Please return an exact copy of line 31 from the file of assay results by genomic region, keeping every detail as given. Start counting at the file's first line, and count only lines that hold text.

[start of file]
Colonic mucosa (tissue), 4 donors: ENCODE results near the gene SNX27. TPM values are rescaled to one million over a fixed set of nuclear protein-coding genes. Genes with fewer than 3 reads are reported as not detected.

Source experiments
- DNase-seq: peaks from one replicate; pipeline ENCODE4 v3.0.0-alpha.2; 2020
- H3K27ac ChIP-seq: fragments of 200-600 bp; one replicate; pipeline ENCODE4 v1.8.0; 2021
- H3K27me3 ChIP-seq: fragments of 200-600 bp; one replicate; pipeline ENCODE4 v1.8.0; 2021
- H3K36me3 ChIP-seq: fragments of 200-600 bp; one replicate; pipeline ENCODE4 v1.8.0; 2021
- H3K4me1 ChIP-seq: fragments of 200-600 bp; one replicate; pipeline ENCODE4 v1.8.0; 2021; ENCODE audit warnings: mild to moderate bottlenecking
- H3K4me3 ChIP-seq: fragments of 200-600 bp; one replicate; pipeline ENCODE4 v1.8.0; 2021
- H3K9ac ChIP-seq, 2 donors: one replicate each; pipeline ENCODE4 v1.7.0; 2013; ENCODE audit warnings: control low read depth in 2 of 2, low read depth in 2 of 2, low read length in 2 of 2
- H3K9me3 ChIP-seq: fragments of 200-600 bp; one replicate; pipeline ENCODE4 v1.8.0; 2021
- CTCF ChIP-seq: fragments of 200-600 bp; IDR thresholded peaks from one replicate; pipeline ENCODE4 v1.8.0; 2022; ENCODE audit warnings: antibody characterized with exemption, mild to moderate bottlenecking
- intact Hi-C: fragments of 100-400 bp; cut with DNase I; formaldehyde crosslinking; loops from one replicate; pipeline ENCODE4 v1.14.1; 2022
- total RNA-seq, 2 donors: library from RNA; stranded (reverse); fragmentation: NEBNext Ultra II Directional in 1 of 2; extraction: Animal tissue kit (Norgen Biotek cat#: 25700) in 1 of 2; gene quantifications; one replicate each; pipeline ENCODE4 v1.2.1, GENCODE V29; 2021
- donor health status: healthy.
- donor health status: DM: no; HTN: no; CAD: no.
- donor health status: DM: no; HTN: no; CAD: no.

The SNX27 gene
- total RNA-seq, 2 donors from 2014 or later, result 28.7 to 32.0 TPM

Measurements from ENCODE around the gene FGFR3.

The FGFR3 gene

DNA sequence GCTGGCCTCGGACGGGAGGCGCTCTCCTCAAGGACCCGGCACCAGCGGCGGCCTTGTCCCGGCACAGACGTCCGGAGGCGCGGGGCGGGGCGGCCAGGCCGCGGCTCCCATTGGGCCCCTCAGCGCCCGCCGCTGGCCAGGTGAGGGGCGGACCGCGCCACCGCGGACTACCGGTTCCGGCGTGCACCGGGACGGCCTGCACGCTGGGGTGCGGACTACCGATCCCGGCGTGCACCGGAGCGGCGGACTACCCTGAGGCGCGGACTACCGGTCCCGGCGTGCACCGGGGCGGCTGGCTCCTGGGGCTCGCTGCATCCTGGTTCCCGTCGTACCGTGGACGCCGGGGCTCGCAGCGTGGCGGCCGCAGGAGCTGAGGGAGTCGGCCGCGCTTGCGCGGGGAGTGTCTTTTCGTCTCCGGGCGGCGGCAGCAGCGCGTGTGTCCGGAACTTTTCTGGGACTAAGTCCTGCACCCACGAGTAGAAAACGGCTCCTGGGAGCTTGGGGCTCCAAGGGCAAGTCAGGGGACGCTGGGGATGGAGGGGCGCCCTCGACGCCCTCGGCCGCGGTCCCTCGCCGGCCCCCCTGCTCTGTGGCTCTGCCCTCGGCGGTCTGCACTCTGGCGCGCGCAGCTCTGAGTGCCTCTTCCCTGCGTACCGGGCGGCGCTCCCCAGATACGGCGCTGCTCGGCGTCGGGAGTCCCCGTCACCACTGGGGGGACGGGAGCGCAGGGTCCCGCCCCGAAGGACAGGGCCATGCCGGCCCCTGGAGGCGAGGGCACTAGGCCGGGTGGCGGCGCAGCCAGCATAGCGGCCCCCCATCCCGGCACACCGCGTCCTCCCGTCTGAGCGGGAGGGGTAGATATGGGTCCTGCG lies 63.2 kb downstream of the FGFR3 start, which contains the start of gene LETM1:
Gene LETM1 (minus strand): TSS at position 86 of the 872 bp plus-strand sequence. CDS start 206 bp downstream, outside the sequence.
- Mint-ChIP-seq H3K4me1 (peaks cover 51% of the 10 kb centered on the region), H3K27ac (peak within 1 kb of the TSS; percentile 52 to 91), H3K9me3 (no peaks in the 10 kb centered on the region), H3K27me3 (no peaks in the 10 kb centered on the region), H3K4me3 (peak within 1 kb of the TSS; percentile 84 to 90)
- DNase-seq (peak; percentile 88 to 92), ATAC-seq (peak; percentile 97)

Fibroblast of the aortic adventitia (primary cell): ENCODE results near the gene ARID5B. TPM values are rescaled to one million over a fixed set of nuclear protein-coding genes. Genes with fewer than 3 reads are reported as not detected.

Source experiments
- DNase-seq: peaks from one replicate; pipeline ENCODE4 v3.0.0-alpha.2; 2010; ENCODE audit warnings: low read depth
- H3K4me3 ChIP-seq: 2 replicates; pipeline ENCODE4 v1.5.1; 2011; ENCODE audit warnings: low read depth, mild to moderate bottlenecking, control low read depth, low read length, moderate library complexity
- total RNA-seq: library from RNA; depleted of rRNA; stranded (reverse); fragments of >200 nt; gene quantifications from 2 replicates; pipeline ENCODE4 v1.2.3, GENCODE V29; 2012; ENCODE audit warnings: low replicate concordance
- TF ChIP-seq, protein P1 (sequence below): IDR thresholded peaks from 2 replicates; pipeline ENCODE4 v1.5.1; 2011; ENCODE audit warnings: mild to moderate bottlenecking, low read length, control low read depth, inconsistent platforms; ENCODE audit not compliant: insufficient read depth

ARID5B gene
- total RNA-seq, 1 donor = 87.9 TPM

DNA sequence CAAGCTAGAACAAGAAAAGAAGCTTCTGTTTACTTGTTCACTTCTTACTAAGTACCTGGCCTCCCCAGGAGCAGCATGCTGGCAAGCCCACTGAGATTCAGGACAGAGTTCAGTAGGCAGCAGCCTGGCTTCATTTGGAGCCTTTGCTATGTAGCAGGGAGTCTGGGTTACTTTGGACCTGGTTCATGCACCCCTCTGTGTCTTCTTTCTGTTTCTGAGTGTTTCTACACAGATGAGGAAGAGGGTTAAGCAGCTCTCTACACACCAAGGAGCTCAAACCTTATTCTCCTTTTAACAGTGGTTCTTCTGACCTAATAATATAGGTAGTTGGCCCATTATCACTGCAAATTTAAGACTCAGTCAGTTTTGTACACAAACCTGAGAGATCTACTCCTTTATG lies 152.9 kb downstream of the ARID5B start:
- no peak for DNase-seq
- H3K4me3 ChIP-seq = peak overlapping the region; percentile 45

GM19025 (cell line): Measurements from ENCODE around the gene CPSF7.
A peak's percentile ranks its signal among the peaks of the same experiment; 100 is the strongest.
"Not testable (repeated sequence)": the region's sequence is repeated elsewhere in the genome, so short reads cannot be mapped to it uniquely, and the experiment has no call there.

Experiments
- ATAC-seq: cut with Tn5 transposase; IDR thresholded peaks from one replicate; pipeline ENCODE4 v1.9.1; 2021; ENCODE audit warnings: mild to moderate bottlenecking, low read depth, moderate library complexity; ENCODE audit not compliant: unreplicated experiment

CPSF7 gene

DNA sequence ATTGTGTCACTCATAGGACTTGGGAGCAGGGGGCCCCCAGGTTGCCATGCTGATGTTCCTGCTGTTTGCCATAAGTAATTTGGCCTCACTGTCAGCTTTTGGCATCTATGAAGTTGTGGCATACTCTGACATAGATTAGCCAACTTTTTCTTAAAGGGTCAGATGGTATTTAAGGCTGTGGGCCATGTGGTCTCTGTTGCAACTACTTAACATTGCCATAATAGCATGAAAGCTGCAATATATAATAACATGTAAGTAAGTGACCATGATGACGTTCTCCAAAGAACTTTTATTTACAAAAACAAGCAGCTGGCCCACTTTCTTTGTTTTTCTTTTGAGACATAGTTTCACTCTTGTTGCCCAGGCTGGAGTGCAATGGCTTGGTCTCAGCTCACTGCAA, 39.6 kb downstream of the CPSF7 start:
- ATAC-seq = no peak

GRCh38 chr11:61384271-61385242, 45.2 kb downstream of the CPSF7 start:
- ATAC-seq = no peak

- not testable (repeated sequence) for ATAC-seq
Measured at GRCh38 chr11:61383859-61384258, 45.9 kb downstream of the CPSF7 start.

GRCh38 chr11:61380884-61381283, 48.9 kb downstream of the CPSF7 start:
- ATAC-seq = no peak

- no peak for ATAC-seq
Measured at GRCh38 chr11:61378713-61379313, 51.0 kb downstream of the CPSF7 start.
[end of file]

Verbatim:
ARID5B gene